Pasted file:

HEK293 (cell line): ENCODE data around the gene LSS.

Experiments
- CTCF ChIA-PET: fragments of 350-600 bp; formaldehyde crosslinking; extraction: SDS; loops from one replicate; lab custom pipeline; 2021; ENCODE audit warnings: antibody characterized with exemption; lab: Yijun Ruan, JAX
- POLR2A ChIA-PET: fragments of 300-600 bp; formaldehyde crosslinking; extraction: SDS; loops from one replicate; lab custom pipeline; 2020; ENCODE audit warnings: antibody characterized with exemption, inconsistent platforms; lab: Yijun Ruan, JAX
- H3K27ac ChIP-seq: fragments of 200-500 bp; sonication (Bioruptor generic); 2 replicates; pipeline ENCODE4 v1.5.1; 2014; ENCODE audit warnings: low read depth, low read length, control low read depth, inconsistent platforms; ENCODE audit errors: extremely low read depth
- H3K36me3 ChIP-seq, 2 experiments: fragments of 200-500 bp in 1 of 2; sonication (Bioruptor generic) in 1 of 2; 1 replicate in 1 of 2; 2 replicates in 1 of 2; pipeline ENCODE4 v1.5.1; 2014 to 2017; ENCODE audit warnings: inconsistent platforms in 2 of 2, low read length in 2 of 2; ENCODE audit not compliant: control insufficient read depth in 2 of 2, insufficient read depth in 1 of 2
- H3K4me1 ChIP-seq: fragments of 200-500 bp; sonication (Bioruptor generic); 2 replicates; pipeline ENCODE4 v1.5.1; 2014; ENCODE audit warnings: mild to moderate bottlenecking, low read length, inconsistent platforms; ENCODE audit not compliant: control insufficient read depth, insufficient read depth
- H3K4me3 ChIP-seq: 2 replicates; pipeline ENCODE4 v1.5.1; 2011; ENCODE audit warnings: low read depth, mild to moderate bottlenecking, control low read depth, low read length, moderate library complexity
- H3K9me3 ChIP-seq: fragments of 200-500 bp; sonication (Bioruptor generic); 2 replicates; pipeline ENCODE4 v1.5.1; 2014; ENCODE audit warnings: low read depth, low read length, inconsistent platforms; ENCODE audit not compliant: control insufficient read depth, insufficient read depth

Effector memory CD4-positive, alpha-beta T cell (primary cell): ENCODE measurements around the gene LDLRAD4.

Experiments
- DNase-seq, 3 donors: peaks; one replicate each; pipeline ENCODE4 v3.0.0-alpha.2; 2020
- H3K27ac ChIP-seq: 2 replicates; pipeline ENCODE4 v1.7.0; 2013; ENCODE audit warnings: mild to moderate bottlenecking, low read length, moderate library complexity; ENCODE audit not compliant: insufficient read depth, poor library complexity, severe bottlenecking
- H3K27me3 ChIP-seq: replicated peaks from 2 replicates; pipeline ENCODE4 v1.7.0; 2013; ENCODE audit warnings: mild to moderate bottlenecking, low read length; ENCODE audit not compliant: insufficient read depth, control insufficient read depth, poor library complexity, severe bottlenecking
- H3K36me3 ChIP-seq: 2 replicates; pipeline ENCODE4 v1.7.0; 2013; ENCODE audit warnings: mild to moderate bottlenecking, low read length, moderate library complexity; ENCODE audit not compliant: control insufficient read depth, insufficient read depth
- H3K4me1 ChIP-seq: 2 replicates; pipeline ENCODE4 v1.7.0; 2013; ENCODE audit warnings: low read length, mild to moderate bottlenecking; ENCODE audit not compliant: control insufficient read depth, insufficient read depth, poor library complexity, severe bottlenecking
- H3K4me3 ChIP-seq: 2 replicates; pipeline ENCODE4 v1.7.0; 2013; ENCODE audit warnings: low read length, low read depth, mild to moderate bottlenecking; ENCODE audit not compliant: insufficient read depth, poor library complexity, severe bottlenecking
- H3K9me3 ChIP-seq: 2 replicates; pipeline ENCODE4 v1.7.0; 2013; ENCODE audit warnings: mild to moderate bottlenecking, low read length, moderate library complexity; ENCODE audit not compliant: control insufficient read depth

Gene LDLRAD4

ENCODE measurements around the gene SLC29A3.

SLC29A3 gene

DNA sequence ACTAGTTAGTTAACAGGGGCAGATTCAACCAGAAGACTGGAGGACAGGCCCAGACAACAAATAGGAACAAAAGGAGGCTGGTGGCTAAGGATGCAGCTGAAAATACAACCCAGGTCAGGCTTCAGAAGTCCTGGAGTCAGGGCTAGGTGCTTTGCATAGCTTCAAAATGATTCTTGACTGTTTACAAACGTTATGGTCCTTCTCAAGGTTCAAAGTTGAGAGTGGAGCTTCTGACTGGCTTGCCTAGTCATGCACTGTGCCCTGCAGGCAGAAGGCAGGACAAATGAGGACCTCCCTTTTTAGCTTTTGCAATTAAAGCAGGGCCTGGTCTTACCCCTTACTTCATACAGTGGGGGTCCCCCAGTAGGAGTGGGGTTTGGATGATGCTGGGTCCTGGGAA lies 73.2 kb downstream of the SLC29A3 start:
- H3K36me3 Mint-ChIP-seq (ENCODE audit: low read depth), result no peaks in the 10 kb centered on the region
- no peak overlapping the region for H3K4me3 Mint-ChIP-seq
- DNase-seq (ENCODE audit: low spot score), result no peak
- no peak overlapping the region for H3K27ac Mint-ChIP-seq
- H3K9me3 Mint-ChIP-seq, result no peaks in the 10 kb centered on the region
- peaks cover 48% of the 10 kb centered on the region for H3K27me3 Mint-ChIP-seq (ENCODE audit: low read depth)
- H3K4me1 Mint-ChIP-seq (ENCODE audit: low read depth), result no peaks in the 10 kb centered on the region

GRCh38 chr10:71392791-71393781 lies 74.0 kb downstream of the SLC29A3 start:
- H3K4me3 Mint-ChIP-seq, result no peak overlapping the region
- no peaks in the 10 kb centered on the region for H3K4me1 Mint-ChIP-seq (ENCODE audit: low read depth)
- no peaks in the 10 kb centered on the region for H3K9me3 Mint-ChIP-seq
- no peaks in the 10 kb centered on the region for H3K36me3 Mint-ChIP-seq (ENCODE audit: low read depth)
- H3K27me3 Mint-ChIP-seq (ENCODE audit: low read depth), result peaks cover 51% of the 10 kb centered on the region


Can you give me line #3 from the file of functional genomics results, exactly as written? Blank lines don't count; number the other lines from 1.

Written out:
- CTCF ChIA-PET: fragments of 350-600 bp; formaldehyde crosslinking; extraction: SDS; loops from one replicate; lab custom pipeline; 2021; ENCODE audit warnings: antibody characterized with exemption; lab: Yijun Ruan, JAX